Tuning the capacitor load to the transmitter frequency was accomplished by using a 7.5 cm diameter inductance coil with ten turns and tapping it at about the fourth turn. A standard antenna matcher did the fine tuning and often had to be re-set with each new run.

The plates were placed in a typical laboratory reaction vessel fitted with the ground glass cap with openings for the plate leads, a McLeod gauge outlet, a pump outlet, and a gas inlet.

The evacuation of the vessel was accomplished by a standard laboratory mechanical pump and the McLeod gauge gave pressure readings. The examples were carried out at a pressure of 4 to 6 torr. The specimens to be exposed to the plasma were tacked onto nylon plate spacers giving a 3 cm by cm treated area. The surface of each specimen was perpendicular to the plates.

Sample runs were done for different exposure times ranging from a fraction of a second to 8 minutes. For runs using an air plasma the chamber was simply evacuated to the 4 to 6 torr pressure level and a plasma struck immediately upon reaching this pressure. With helium the chamber was flushed for about 15 to seconds at room pressure and then evacuated to test pressure. Upon reaching test pressure it was repressurized with helium once more and again evacuated to 4 to 6 torr. These helium purges insured at least a temporary atmosphere of almost pure helium. Tests were then done immediately to lessen the risk of a leakage that would contaminate the atmosphere.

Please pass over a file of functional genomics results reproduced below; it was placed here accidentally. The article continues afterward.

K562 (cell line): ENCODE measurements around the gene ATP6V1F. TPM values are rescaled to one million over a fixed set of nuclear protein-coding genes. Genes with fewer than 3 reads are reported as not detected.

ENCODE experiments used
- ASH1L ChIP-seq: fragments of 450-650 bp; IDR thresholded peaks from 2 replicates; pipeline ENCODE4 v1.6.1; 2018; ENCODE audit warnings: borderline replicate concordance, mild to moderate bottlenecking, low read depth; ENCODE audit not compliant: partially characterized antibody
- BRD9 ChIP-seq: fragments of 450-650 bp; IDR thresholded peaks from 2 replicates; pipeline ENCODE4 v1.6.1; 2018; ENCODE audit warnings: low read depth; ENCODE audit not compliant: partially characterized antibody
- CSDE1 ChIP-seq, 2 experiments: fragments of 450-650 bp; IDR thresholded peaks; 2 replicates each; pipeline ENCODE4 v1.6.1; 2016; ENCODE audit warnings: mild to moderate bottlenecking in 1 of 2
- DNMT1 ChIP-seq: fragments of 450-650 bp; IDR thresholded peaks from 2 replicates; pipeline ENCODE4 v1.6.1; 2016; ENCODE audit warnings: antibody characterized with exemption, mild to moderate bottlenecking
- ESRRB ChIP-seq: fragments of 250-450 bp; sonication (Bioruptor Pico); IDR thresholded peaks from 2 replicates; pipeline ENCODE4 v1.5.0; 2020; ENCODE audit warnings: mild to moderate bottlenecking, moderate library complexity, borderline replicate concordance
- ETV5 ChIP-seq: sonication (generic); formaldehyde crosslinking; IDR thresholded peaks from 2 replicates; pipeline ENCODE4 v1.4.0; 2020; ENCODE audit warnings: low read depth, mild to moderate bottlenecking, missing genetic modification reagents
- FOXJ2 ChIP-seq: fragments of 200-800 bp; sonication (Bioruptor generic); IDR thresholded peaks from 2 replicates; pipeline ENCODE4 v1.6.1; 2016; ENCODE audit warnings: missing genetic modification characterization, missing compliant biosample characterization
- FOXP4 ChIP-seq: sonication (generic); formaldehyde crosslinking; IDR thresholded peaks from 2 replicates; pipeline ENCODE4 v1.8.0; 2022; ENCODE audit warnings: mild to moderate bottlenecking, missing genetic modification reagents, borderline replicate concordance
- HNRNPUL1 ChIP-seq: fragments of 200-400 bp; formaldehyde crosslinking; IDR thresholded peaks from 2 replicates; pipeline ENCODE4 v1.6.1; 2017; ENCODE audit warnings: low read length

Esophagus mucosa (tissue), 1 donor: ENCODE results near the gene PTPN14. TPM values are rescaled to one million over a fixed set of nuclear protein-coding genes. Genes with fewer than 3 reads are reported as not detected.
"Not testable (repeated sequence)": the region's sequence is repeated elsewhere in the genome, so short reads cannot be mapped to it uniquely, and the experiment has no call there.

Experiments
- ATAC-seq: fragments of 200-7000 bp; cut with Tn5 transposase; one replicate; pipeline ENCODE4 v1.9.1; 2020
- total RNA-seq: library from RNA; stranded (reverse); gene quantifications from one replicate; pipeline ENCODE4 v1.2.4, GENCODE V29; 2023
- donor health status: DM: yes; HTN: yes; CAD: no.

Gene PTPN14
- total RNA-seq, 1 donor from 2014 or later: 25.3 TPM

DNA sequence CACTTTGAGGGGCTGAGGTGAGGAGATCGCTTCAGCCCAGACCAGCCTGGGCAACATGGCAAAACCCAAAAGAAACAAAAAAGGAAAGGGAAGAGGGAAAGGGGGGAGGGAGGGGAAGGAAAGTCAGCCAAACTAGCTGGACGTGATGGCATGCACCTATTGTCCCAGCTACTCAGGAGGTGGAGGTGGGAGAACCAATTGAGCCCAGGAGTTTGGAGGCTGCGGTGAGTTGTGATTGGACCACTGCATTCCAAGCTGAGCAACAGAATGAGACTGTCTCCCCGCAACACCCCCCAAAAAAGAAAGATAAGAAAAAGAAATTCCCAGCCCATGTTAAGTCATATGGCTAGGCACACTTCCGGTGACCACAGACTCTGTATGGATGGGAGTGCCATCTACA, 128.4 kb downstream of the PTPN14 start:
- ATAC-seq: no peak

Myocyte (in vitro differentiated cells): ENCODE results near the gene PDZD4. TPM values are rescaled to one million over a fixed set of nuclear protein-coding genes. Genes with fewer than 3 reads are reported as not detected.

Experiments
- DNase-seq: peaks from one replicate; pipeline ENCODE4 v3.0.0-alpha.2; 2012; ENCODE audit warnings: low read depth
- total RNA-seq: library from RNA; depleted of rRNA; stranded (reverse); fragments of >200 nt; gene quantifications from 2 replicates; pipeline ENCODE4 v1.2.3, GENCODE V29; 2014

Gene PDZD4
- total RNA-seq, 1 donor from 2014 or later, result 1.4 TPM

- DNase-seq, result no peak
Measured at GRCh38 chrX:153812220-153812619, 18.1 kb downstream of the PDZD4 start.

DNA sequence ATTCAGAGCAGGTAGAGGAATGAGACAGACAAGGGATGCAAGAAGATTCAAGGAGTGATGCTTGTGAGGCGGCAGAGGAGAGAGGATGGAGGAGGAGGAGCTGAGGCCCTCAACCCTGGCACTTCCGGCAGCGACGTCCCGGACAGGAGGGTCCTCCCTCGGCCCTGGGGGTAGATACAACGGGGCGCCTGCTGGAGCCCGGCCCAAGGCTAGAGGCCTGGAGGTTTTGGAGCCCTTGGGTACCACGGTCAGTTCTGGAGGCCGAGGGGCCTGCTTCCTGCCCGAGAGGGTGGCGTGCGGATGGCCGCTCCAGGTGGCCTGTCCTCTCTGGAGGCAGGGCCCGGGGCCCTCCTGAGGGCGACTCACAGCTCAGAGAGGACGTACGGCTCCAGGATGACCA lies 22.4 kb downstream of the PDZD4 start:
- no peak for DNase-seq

One difficulty was in the tuning of the plasma and on each different run a new dial setting on the antenna matcher had to be found. However, once tuned the plasma was exceedingly stable and uniform and the test results were regular. The plasma glow is caused when excited species return to their ground state energy thereby emitting light on a wave length dependent upon the gas species involved. In structure, cold plasmas generated at radio frequencies differ from the clas sic Crookes tube arrangement because of the polarity reversals involved. In theory, one should probably obtain the cathode glow, the Crookes dark space, the negative glow, the Faraday dark space, the positive column and anode glow series in somewhat that order. In practice, this appears to the naked eye as two bright regions hoveringabove the capacitative plates. In the central region the bright regions taper off to about 30% of their highest intensity.